- Developer: Flying Islands Team
- Publisher: Drageus Games
- Release date: 10/12/2019
- Price: £4.49 / $4.99
- Review code provided by Drageus Games
Aborigenus is a short, pixel art platformer that would feel right at home on the NES. Aside from the music, which is one of the game’s few strengths, everything from gameplay to 8-bit colors seem ready to be loaded onto a NES cart. It should not be surprising then that the game runs very well on the Switch.
That is about where the positives end. The game is extremely short, taking me under an hour to complete. The story is simple, save your woman from the evil enemy tribe, and is broken across four levels. Each level has its own unique look and does look good for an 8-bit game, but I was never excited by the areas.
Each level does have a wrinkle to it beyond the straight platforming, which helps break up the boredom a little. But some are definitely more successful than others.
Beyond the old school platforming, the game has a combat system that was not at all successful. Armed with a spear initially, I could not even attack while in mid-air. It was not until I leveled up and unlocked the ranged attack that I could defeat enemies in the air, and once I unlocked ranged attacks that became my primary tool.
The game has a “stealth” system where if an enemy has not spotted the player character yet, he can crouch down and perform a critical strike. Once the stealth is broken though it becomes simply mashing the attack button until the enemy dies. Because of that, it was just easier to attack most enemies from range, either from a lower platform or while hanging onto some vines. This was not a particularly fun way to play the game, but it was definitely the most effective.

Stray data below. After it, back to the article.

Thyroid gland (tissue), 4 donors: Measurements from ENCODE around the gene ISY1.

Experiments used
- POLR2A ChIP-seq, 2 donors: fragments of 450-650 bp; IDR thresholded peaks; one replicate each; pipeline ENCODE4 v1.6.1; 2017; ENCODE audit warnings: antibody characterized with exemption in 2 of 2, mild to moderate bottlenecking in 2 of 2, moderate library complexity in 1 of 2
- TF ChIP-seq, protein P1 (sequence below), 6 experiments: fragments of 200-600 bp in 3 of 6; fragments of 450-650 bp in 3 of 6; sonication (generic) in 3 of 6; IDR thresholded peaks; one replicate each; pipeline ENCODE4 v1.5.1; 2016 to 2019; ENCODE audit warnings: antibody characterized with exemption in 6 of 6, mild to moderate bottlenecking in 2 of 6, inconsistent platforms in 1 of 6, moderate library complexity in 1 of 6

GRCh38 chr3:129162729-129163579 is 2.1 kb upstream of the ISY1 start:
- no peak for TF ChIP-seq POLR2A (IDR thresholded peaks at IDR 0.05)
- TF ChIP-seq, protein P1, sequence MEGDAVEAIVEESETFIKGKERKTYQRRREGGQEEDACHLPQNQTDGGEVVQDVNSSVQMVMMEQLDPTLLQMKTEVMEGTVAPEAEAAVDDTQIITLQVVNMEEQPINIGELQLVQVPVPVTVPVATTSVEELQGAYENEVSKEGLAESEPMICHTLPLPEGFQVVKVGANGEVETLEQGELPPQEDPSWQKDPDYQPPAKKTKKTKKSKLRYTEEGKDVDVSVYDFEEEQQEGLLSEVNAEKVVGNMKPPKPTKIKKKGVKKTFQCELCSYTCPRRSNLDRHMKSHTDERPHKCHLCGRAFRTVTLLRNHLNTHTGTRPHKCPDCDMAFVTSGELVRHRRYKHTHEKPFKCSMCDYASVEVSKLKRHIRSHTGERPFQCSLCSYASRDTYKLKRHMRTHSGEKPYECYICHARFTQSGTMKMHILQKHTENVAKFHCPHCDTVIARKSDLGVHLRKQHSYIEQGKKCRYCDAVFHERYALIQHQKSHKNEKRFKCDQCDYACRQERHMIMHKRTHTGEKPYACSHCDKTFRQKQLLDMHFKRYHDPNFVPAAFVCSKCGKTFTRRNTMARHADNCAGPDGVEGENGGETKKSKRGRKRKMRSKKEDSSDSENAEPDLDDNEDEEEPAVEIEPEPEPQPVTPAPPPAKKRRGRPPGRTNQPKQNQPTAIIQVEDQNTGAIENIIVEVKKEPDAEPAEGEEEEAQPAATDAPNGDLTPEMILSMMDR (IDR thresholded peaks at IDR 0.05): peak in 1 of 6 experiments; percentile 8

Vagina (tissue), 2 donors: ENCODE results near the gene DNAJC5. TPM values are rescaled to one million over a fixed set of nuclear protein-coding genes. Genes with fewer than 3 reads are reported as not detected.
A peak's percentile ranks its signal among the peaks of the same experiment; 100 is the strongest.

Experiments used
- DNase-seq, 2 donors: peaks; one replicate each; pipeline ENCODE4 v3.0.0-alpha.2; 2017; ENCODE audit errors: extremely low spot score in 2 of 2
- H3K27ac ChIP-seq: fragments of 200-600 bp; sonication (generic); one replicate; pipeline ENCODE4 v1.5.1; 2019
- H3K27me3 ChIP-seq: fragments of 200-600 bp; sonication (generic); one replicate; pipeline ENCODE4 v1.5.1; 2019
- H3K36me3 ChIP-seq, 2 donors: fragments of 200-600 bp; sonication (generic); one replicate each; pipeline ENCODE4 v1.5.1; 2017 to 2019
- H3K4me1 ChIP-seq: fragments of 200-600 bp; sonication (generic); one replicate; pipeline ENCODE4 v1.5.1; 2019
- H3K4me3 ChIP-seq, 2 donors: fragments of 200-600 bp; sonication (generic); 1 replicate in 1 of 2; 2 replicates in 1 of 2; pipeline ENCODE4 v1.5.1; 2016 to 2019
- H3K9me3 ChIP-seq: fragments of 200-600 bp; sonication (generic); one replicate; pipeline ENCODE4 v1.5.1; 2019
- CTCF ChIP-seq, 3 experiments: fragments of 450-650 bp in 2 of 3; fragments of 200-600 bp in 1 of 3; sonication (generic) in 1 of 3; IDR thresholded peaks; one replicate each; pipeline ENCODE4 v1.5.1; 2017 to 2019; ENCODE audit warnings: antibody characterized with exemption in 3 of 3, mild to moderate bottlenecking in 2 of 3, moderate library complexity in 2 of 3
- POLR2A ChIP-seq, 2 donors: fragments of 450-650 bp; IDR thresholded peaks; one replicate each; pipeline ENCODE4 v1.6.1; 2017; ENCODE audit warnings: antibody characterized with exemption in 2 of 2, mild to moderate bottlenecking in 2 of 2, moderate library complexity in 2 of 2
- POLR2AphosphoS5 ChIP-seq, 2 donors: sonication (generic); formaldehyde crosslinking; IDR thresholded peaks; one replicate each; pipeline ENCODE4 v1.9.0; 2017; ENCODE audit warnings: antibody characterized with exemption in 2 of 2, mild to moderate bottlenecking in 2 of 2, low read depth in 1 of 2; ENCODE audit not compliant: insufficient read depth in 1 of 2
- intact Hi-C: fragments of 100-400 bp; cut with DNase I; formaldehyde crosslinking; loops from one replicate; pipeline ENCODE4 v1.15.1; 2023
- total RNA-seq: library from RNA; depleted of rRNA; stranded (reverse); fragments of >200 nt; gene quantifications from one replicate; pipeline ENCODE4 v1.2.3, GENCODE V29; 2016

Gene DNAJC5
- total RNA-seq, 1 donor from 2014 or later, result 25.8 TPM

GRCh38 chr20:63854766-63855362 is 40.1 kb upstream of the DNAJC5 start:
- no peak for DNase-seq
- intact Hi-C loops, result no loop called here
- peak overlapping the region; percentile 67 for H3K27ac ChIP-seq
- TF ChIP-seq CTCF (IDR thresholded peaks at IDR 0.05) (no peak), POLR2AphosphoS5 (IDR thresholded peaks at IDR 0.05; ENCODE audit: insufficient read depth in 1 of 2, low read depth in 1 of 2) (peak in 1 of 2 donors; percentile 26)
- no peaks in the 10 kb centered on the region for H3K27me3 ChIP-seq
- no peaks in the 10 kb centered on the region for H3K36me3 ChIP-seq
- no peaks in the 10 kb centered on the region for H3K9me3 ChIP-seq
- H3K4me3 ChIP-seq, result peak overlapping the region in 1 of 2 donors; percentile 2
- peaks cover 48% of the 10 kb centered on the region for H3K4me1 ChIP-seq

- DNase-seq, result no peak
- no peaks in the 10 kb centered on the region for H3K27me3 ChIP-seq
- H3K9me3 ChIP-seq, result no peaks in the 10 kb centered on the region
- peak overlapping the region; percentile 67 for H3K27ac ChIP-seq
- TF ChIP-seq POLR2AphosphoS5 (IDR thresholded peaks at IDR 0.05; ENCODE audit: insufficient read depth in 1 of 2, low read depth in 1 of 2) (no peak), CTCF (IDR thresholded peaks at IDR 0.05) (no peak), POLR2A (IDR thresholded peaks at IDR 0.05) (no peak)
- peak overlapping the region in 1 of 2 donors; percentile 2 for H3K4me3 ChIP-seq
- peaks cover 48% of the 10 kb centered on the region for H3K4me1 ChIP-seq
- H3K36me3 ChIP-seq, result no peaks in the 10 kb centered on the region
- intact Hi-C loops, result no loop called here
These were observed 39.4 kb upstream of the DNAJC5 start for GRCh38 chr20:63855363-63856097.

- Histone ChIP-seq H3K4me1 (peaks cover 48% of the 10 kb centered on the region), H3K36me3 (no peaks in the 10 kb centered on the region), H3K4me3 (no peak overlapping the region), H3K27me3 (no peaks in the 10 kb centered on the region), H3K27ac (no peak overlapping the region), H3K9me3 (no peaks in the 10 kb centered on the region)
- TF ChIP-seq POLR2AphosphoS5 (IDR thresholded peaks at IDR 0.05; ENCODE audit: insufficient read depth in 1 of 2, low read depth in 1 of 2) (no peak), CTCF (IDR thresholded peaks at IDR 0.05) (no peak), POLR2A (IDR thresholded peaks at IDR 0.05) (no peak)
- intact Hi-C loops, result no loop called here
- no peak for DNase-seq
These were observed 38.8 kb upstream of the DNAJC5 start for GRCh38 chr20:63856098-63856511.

The enemies are mostly uninteresting, the first couple levels being mostly wild animals like chickens and birds. A couple of enemies could only be hit after they have attacked, but their attacks are easy to dodge. Even then the game’s final (and only) boss amounted to dodging attacks until he was vulnerable and then using ranged attacks. Even the game’s shaman abilities unlocked partway through the game add little to the combat.
Aborigenus feels like half a thought. Uninspired gameplay, and far too short to feel like much was even accomplished. There is no replayability to the game, but as I was not left wanting more that was not a problem for me. If the team at Flying Island had spent the time to make something longer and made better use of the interesting mechanics they introduced, this might have been a more enjoyable experience. As is I can only recommend those looking for a quick old school style game that can be finished on a lunch hour.
- Decent pixel art
- Decent music
- Uninspired gameplay
- Boring combat
A mediocre attempt at a old style of gameplay. Might have been more fun if it had released thirty years ago, but probably not.